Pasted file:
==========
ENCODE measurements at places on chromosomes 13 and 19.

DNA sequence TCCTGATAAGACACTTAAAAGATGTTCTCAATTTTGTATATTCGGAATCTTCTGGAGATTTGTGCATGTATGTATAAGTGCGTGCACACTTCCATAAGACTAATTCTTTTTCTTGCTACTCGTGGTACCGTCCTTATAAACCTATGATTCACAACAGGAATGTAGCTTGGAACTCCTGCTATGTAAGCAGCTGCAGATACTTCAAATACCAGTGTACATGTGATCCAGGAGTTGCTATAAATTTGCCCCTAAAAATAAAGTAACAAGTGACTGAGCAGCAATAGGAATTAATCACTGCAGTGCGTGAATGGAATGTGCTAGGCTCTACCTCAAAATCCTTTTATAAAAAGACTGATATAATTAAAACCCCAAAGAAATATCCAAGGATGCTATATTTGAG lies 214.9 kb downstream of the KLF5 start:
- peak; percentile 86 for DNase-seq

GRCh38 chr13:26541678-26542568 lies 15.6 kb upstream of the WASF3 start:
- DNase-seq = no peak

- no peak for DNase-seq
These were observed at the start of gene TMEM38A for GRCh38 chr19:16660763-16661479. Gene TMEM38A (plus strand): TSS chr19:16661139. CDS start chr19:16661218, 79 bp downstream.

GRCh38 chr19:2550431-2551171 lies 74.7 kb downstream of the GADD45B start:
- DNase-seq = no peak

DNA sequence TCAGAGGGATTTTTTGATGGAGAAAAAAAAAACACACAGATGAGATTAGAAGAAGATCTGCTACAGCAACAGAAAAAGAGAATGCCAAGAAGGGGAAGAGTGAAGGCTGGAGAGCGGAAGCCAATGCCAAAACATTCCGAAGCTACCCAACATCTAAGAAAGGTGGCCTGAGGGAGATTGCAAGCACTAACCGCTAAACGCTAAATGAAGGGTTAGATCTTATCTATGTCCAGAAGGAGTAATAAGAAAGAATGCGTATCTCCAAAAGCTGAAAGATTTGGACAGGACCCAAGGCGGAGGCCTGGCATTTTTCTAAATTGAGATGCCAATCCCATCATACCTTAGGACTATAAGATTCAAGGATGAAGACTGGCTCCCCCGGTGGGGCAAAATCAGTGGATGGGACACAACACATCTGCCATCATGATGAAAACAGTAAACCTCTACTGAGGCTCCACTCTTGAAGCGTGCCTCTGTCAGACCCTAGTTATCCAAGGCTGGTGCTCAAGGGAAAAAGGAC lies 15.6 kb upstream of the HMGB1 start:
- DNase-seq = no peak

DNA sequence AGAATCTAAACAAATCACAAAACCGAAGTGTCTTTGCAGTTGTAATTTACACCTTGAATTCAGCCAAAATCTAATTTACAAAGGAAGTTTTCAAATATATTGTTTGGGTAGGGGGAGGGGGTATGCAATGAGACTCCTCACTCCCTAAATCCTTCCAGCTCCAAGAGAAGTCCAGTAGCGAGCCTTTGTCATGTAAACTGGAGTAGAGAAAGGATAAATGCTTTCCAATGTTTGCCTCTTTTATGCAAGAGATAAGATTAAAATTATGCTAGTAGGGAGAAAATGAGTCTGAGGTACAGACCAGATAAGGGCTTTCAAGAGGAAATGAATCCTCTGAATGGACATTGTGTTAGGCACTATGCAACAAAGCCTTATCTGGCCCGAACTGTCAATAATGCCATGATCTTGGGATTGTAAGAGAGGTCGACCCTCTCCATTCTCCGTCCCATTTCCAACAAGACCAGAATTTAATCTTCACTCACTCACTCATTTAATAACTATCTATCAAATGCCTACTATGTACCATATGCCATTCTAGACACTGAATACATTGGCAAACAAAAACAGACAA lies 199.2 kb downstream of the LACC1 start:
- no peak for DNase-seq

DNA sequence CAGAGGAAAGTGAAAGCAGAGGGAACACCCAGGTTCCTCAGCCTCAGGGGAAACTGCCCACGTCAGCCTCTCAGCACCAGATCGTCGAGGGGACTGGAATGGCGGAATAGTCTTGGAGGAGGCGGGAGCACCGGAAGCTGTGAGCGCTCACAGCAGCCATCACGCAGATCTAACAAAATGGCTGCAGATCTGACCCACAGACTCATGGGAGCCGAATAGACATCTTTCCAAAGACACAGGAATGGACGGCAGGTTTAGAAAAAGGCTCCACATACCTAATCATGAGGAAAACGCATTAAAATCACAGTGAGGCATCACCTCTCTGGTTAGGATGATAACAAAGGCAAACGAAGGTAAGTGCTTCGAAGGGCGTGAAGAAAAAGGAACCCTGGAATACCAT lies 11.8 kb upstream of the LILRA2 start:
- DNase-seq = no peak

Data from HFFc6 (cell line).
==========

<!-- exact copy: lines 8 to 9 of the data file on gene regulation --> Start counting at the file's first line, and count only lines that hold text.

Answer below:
GRCh38 chr19:2550431-2551171 lies 74.7 kb downstream of the GADD45B start:
- DNase-seq = no peak